With it being the height of silly season (in the past week Chelsea have been connected to Oscar, Edinson Cavani, Robert Lewandowski, Andre Schurrle, Stevan Jovetic, Cesar Azpilicueta, Hulk and goodness knows who else), I think it's time for a gentle reminder of just how... let's say 'unreliable' most transfer rumours and sources are. Fortunately, Richard Whitall's here for the assist, digging up an entirely fake rumour that was deliberately planted by users on Reddit and then cited in papers.
Yeah, that's not so good. Transfer rumours, obviously, are fascinating creatures. People love to read about them -- if you're new to We Ain't Got No History this summer you probably arrived on the site thanks to our transfer coverage -- and the media loves to write about them. But they love them so much that they're willing to write down basically anything that moves, and that's a little bit weird. And sadly, people are still entirely too trusting of anything the papers write down.
So, here's some advice -- before you take a transfer rumour as gospel, consider the following factors:
- How reliable is the source? Goal.com etc aren't to be trusted; the BBC is far more reliable. Direct quotes from players and club officials are more trustworthy than assertions, and assertions are more reliable than 'we understand that...' or 'reports suggest that...'.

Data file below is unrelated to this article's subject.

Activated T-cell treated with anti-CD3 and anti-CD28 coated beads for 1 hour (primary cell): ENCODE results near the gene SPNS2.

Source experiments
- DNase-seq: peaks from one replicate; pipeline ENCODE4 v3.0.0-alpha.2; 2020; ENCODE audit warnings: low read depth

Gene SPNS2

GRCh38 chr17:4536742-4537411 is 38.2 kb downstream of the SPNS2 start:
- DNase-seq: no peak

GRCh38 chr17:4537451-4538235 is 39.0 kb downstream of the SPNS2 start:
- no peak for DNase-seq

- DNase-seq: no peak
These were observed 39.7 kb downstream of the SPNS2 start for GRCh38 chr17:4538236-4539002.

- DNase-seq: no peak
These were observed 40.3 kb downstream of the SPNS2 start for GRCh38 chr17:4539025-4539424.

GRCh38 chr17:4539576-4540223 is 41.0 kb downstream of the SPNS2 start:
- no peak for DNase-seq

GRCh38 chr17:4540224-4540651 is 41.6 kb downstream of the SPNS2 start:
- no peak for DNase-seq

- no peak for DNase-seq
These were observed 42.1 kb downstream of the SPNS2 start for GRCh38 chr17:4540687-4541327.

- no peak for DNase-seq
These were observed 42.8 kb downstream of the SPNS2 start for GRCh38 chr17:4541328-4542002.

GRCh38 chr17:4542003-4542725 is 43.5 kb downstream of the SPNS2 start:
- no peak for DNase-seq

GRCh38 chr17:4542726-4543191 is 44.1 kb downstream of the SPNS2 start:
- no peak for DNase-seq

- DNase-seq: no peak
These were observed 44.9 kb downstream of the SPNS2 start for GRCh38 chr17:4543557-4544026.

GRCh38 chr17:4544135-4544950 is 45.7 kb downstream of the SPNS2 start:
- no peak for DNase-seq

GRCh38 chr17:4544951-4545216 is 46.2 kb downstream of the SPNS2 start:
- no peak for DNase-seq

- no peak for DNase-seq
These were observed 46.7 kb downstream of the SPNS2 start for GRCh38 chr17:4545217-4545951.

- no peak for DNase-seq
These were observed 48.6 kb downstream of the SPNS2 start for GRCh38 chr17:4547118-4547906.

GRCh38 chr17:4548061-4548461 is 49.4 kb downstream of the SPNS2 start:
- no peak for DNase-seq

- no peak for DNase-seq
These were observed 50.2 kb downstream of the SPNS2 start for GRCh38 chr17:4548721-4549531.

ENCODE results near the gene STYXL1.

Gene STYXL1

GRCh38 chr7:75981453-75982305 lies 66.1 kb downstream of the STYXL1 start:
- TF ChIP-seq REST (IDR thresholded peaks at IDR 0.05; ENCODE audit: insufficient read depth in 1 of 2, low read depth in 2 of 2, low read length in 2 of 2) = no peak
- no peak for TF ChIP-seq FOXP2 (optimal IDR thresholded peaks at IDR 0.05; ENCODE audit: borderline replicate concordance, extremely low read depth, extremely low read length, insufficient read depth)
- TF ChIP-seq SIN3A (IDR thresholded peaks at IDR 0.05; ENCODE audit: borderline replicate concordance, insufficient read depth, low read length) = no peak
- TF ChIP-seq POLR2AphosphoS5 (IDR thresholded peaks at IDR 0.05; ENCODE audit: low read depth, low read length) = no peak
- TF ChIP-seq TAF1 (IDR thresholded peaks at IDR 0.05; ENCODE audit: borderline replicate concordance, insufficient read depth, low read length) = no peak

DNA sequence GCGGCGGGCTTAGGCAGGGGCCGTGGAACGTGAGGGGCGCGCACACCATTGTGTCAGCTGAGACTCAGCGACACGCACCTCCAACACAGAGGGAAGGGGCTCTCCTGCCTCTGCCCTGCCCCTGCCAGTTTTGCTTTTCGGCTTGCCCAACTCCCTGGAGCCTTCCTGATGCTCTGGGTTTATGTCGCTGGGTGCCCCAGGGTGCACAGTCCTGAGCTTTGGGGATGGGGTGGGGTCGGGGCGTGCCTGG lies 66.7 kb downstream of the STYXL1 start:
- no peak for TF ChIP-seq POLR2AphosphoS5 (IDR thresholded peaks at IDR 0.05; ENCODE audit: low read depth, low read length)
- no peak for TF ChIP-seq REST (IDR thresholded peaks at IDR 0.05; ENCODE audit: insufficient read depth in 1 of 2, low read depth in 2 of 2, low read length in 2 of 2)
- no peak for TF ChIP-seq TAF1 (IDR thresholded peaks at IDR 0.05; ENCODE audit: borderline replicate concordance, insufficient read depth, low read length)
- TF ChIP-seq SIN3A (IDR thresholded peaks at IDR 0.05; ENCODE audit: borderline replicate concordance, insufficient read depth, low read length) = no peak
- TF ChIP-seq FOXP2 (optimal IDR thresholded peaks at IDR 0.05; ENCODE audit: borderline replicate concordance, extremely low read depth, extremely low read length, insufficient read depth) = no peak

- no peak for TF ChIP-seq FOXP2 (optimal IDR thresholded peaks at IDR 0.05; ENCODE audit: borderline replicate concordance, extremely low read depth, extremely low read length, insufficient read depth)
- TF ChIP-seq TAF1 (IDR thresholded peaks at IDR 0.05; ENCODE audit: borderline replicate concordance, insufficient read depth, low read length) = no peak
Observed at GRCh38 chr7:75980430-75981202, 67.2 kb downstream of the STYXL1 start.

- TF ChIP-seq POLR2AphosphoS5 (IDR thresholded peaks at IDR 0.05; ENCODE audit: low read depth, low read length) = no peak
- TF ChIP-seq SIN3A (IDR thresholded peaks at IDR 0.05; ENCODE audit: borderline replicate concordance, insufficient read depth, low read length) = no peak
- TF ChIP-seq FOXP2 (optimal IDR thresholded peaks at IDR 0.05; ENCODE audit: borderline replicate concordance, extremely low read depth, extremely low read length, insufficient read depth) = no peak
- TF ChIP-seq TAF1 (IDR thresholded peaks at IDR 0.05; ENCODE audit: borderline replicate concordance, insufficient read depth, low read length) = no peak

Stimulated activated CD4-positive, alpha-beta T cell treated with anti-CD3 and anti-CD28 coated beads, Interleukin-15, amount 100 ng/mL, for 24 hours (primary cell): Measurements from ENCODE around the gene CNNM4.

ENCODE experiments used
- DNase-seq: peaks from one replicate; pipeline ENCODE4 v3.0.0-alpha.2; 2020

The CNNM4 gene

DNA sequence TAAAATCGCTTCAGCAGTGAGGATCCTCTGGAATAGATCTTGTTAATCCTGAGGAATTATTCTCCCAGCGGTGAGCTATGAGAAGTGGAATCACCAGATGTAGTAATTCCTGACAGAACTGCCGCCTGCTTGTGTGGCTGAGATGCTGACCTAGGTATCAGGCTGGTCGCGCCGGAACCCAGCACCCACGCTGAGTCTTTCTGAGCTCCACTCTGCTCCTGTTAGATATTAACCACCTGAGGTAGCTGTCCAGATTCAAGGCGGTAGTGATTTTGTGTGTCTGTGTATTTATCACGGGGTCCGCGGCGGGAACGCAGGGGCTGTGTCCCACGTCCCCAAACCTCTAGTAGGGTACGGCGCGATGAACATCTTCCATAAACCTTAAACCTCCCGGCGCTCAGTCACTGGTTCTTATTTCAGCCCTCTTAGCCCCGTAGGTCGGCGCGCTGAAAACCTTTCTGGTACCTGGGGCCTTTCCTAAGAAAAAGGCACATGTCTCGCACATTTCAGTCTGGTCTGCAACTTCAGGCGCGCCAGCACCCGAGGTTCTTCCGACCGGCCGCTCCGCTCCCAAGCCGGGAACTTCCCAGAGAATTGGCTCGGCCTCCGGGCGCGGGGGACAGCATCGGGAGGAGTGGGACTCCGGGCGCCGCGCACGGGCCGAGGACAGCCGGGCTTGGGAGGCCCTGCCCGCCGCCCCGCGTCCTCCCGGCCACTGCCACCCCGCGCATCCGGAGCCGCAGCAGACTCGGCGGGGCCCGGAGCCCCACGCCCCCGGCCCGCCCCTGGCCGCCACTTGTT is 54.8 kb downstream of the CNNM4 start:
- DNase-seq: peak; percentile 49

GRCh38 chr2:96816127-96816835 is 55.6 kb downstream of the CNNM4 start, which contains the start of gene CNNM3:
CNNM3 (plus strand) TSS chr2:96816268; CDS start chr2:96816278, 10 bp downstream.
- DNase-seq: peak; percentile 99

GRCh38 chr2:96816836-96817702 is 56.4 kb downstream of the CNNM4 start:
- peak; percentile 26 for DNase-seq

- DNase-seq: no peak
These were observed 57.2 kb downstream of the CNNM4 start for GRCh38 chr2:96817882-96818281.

- What's in it for the buyer? Know what holes a buying club is looking to fill. Have an idea of their budget for both wages and players, the style they want to play and the general strategy towards team building.
- What's in it for the seller? Small clubs don't exist to shuttle their best players to big clubs. If, say Borussia Dortmund have Mats Hummels under contract until 2017 and are in no immediate need of money, they're not going to sell him for £20M.
- What's in it for the player? More wages? More playing time? Nicer living conditions? A higher quality league? More chances of trophies? A player and his agent will always be looking hard at how to get the most money out of a career as possible. Moving to a bigger club and performing means an immediate pay raise and then even more money down the line.